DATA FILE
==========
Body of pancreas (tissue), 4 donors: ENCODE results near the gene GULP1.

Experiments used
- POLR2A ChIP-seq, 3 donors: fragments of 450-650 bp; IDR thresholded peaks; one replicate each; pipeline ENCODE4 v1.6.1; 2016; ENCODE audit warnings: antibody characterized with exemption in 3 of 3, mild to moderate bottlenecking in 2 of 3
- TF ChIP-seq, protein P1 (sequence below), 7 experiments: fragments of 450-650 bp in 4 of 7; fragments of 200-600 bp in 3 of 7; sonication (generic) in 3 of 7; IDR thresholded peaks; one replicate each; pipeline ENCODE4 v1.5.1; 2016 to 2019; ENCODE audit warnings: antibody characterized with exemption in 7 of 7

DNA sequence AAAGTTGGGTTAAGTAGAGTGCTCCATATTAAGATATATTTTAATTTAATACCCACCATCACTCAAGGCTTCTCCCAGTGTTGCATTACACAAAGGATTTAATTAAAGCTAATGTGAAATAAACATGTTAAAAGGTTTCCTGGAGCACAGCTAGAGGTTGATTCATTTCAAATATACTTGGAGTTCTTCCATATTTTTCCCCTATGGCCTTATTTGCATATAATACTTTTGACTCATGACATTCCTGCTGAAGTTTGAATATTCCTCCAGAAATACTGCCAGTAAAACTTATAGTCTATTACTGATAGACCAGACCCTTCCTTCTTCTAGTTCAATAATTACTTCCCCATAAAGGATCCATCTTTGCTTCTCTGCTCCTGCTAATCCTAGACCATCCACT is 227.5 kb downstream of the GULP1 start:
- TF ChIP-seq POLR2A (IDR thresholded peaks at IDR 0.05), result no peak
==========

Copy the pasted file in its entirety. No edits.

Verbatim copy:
Body of pancreas (tissue), 4 donors: ENCODE results near the gene GULP1.

Experiments used
- POLR2A ChIP-seq, 3 donors: fragments of 450-650 bp; IDR thresholded peaks; one replicate each; pipeline ENCODE4 v1.6.1; 2016; ENCODE audit warnings: antibody characterized with exemption in 3 of 3, mild to moderate bottlenecking in 2 of 3
- TF ChIP-seq, protein P1 (sequence below), 7 experiments: fragments of 450-650 bp in 4 of 7; fragments of 200-600 bp in 3 of 7; sonication (generic) in 3 of 7; IDR thresholded peaks; one replicate each; pipeline ENCODE4 v1.5.1; 2016 to 2019; ENCODE audit warnings: antibody characterized with exemption in 7 of 7

DNA sequence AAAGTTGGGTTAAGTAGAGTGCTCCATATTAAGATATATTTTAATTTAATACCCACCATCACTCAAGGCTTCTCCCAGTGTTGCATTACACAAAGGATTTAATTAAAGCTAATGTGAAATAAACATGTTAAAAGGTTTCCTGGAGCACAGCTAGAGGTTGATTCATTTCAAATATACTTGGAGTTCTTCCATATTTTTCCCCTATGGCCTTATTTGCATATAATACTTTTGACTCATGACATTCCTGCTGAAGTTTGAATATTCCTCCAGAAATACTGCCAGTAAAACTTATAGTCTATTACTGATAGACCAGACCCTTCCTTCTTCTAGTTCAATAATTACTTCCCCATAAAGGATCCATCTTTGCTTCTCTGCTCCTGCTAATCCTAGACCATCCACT is 227.5 kb downstream of the GULP1 start:
- TF ChIP-seq POLR2A (IDR thresholded peaks at IDR 0.05), result no peak